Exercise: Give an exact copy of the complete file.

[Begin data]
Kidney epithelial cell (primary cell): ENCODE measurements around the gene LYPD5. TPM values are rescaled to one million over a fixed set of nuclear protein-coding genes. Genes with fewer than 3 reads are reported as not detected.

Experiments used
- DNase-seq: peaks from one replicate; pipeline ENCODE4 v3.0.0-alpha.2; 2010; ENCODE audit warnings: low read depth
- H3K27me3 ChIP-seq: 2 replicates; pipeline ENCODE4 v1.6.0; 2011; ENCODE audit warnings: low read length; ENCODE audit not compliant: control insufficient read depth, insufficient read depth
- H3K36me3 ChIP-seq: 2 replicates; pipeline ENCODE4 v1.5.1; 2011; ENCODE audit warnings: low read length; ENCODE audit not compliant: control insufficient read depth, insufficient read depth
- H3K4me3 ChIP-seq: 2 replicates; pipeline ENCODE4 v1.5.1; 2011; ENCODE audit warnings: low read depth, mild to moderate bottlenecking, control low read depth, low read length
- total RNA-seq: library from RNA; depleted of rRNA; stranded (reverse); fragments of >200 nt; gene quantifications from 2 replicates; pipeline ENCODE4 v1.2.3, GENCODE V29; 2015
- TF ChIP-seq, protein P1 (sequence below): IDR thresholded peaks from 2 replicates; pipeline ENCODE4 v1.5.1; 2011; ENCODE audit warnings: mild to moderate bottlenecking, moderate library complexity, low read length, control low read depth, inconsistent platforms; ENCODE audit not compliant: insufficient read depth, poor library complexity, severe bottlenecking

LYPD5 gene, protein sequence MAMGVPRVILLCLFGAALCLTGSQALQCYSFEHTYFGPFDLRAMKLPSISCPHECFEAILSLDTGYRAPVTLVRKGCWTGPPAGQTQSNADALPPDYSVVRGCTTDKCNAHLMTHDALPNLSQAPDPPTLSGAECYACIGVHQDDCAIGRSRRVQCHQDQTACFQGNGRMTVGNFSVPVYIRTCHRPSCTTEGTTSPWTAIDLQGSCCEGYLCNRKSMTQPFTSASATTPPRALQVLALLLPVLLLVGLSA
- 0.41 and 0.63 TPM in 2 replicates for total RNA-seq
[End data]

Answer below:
Kidney epithelial cell (primary cell): ENCODE measurements around the gene LYPD5. TPM values are rescaled to one million over a fixed set of nuclear protein-coding genes. Genes with fewer than 3 reads are reported as not detected.

Experiments used
- DNase-seq: peaks from one replicate; pipeline ENCODE4 v3.0.0-alpha.2; 2010; ENCODE audit warnings: low read depth
- H3K27me3 ChIP-seq: 2 replicates; pipeline ENCODE4 v1.6.0; 2011; ENCODE audit warnings: low read length; ENCODE audit not compliant: control insufficient read depth, insufficient read depth
- H3K36me3 ChIP-seq: 2 replicates; pipeline ENCODE4 v1.5.1; 2011; ENCODE audit warnings: low read length; ENCODE audit not compliant: control insufficient read depth, insufficient read depth
- H3K4me3 ChIP-seq: 2 replicates; pipeline ENCODE4 v1.5.1; 2011; ENCODE audit warnings: low read depth, mild to moderate bottlenecking, control low read depth, low read length
- total RNA-seq: library from RNA; depleted of rRNA; stranded (reverse); fragments of >200 nt; gene quantifications from 2 replicates; pipeline ENCODE4 v1.2.3, GENCODE V29; 2015
- TF ChIP-seq, protein P1 (sequence below): IDR thresholded peaks from 2 replicates; pipeline ENCODE4 v1.5.1; 2011; ENCODE audit warnings: mild to moderate bottlenecking, moderate library complexity, low read length, control low read depth, inconsistent platforms; ENCODE audit not compliant: insufficient read depth, poor library complexity, severe bottlenecking

LYPD5 gene, protein sequence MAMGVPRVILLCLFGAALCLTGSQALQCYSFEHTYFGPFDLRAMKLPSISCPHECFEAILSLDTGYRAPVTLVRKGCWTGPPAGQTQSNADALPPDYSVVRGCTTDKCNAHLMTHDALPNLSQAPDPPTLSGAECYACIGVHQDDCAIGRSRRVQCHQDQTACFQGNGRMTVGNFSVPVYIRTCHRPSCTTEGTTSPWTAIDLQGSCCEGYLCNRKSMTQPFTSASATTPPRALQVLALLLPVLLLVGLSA
- 0.41 and 0.63 TPM in 2 replicates for total RNA-seq